Peruse Netflix’s catalog of DVDs, and you’ll find just about any movie or TV series you want. Look for many of the same titles in Netflix’s Internet video library and prepare to be exasperated.
It’s a problem that Netflix is unlikely to solve anytime soon. Despite an expensive expansion, Netflix’s online video selection remains inferior. Netflix offers more than 60,000 titles that can be viewed on Internet-connected devices, while its DVD-by-mail service has more than twice that: some 140,000.
Competitive tensions and Netflix’s own financial limitations account for the huge disparity.
No matter how much Netflix Inc. is willing to pay for the rights, some online video remains off-limits.
Major movie studios are refusing to license the rights to most of their latest movies at the same time they’re released on DVDs. Premium cable channels such as HBO and Showtime also are withholding their most popular series, including “Game of Thrones” and “Dexter,” because they are worried about losing subscribers if the content is available on Netflix’s less expensive Internet service.
The mere $8 per month that Netflix charges for unlimited online viewing is one of the main reasons the service has attracted more than 23 million streaming subscribers, out of a total of 26 million. The expanding audience, in turn, is causing studios to demand higher fees for video that they are willing to license to the company.
Studios know Netflix is getting a bargain, says Wedbush Securities analyst Michael Pachter. Netflix’s streaming subscribers watch an average of 30 hours of Internet video each month, which works out to just 27 cents per hour.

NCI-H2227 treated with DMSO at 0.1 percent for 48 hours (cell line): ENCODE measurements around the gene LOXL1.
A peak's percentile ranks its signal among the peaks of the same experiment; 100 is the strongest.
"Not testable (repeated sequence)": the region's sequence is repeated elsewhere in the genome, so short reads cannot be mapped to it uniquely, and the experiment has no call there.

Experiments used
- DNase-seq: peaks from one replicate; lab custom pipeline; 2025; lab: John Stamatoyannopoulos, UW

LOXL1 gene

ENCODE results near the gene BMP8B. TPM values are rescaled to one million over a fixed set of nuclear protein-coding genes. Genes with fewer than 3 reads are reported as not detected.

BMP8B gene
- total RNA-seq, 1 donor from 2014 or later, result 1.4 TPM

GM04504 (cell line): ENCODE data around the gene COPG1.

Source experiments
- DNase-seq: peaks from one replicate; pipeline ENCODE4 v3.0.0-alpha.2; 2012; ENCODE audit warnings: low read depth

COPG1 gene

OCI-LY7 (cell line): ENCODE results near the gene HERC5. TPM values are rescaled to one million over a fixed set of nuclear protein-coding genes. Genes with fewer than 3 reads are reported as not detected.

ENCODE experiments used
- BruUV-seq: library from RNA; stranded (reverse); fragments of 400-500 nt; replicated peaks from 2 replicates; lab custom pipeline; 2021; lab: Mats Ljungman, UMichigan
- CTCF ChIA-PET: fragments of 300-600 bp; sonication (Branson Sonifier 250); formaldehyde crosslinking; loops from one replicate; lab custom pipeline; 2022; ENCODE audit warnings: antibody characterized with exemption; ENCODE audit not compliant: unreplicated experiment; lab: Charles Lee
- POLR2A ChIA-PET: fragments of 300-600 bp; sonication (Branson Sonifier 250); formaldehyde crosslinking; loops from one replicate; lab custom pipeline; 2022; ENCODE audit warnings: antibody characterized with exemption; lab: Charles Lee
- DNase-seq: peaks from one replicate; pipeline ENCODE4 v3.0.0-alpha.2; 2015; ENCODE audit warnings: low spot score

The Internet video library already is far more appealing than it was five years ago, when it opened with just 2,000 titles, mostly obscure TV series and movies that many subscribers had seen years ago.
The streaming catalog now features recent seasons of many acclaimed TV shows, including “Mad Men” and “The Office,” and exclusive series such as “Lilyhammer.” Coming attractions include “The Artist,” winner of this year’s Oscar for best picture, and another original series called “House of Cards,” starring Oscar winner Kevin Spacey. Netflix also has struck a deal to revive the critically acclaimed TV series “Arrested Development,” which last aired in 2006.
As it is, Netflix has already agreed to pay about $4 billion in licensing fees during the next few years. CEO Reed Hastings foresees spending billions more.
Netflix might be able to afford to buy even more online video if it raises its prices, but that’s a strategy the company says it won’t pursue following a customer backlash over last summer’s rate increase of as much as 60 percent in the U.S. For now, Netflix is trying to showcase the material already available in its online library by fine-tuning its recommendation system.
Pachter thinks there is only so much that Netflix will be able to do to conceal the weaknesses in its Internet library.
In particular, he thinks the recent loss of the streaming rights to movies and TV shows from Starz Entertainment will cost Netflix some subscribers. The Starz contract expired Feb. 29, depriving Netflix’s streaming library of popular fare that included recent movies from Walt Disney Co. Netflix had been paying an estimated $30 million annually; Starz is thought to have demanded as much as $300 million a year to renew.
Although Netflix downplays the loss of the Starz content, Pachter likens it to a cable-TV system losing the Fox network and such popular shows as “American Idol.”
“I think Netflix has underestimated the intelligence of consumers,” Pachter says. “They seem to think all content is fungible, but I don’t think consumers will see it that way.”